Friday, December 24, 2010

Back Issue Box: Christmas With The Super-Heroes #2


Merry Christmas and Happy Holidays to everybody!

Long overdue for a look here at this blog, I figured I would review the Deadman story from Christmas with the Super-Heroes from 1988.

While it is a Deadman story, it resonates most powerfully as a Supergirl story from the immediate post-Crisis DCU, a DCU where there wasn't a Supergirl, wasn't ever a Supergirl, and characters therefore did not remember Supergirl.


'Should Auld Acquaintance Be Forgot' was written by Alan Brennert and drawn by Dick Giordano. I am always shocked to see Giordano's name on this story. Giordano gave the okay for Supergirl to be killed in COIE #7. This story is such a sympathetic look back at Supergirl, almost an apologia for her being erased from the history books, I am surprised he drew it.


The story starts with Deadman bemoaning his lonely existence as a wraith. Despite all he does, he aches for human contact, moreso at the holidays.


He begins hopping bodies, taking in moments of other people's lives to ease his own emotional pain. He steps into a man's body and enjoys a Christmas dinner, laughing with his family, loving his girlfriend, being someone again.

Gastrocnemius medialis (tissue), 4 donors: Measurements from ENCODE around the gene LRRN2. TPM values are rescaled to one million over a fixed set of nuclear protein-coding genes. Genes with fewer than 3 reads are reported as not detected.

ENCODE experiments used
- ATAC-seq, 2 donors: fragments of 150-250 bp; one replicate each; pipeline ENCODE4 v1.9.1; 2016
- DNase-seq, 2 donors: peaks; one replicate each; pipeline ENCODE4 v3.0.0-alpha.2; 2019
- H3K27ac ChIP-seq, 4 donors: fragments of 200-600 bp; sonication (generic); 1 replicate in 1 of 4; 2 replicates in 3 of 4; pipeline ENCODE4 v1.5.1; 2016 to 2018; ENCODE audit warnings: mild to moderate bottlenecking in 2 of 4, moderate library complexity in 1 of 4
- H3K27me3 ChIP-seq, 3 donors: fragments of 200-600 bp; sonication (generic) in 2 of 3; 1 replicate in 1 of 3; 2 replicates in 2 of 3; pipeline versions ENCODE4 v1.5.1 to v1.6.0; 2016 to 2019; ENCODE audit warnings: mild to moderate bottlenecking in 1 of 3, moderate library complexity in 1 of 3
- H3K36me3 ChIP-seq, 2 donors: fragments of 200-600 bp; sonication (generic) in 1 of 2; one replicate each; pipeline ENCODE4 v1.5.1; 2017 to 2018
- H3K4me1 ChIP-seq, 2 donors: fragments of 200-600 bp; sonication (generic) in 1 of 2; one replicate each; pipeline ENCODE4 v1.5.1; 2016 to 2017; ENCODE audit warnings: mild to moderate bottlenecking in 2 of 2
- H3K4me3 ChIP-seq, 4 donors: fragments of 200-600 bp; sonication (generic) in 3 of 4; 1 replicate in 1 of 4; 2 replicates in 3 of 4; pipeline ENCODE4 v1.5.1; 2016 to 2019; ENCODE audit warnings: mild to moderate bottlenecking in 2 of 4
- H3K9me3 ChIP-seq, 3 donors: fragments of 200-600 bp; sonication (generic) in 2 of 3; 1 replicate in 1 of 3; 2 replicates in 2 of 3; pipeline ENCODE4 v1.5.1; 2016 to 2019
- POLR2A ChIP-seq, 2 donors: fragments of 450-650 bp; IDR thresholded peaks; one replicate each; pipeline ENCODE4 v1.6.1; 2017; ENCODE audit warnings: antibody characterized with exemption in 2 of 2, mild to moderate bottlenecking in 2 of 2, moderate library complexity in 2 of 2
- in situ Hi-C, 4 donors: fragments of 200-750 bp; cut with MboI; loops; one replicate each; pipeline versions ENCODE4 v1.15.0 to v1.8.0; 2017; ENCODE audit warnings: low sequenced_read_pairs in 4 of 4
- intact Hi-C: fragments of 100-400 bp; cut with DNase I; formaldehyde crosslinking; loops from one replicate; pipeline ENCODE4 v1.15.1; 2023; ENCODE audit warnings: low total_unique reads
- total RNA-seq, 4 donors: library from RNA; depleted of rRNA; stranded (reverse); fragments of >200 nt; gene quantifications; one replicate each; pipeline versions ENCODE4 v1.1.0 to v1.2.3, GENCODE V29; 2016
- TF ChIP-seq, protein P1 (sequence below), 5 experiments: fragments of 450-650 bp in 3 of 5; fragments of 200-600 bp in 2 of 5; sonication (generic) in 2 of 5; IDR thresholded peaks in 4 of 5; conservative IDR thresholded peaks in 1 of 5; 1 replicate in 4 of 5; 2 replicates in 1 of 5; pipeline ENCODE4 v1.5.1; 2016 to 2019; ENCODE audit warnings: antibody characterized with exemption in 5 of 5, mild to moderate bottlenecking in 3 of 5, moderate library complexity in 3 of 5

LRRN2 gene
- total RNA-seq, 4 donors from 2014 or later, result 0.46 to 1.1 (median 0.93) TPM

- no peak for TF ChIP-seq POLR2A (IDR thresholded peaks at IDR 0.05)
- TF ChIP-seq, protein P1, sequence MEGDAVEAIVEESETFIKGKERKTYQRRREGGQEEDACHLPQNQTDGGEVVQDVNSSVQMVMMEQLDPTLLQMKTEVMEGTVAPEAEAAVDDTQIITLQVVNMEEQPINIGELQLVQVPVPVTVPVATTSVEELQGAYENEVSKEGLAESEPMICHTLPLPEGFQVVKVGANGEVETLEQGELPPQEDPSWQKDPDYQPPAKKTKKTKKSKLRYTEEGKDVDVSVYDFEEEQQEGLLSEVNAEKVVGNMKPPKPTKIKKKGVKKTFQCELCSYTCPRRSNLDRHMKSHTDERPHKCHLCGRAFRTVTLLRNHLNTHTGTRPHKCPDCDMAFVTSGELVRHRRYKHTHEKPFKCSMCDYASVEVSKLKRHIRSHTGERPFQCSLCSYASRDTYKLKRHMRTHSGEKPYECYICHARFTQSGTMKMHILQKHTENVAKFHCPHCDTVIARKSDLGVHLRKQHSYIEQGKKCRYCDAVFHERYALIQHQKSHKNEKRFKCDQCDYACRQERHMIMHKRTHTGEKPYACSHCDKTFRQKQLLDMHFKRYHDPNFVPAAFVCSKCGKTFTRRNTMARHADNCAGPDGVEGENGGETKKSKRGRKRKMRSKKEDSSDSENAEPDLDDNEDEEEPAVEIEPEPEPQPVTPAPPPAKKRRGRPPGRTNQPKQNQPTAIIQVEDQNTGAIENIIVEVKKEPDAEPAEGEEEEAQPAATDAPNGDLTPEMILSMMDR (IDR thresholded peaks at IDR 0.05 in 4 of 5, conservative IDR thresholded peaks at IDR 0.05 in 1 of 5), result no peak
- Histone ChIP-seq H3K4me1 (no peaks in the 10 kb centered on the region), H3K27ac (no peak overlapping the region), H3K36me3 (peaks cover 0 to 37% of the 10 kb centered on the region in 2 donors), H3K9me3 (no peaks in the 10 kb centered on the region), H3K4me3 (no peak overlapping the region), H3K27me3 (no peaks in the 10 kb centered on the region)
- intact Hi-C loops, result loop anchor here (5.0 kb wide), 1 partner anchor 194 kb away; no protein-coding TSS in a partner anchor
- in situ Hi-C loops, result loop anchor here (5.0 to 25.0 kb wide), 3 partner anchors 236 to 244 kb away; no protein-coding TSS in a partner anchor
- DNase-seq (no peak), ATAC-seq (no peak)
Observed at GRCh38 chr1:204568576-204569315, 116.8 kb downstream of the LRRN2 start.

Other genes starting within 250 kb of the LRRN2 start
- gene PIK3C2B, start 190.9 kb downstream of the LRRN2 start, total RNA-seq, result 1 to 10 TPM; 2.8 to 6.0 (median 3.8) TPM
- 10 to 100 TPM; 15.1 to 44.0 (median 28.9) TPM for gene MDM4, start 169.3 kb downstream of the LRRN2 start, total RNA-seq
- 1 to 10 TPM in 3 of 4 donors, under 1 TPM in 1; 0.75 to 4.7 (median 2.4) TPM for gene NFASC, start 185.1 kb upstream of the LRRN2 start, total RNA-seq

But then he realizes that his joy is at the expense of this man's life. It will never be Deadman's joy. Filled with anger and self-loathing, he leaves the man and takes off into the night.


It's there that he runs into a young woman who can see him flying there, can talk to him.

She can sense his anguish and tells him what he needs to hear. He is a hero. He does what he does because he can. He doesn't do it for accolades or gratitude. He does it to help people.

And he has to do it ... even if no one knows he is doing it. Even if no one knows he exists. Hmmmm ...


Set again on the right path, Deadman tries to thank the mystery woman. He asks her for her name.

"My name is Kara. Though I doubt that will mean anything to you." I still get chills.

This was Supergirl, the one who did what she needed to do and saved the universe because that is what heroes do. This is the Supergirl that was eliminated from the timeline, expunged from everyone's memory.

And with the lesson learned, she disappears.


His resolve re-established, Deadman thanks Kara ... whoever she is.

There is even a little kudos to Otto Binder and Jim Mooney who were the creators on Supergirl's earliest adventures.

It is such a short and lovely story, getting to the core of who Supergirl was in a handful of panels. It showed her heroism, her strength, her sacrifice. "We do it because it needs to be done. Because if we don't, know one else will."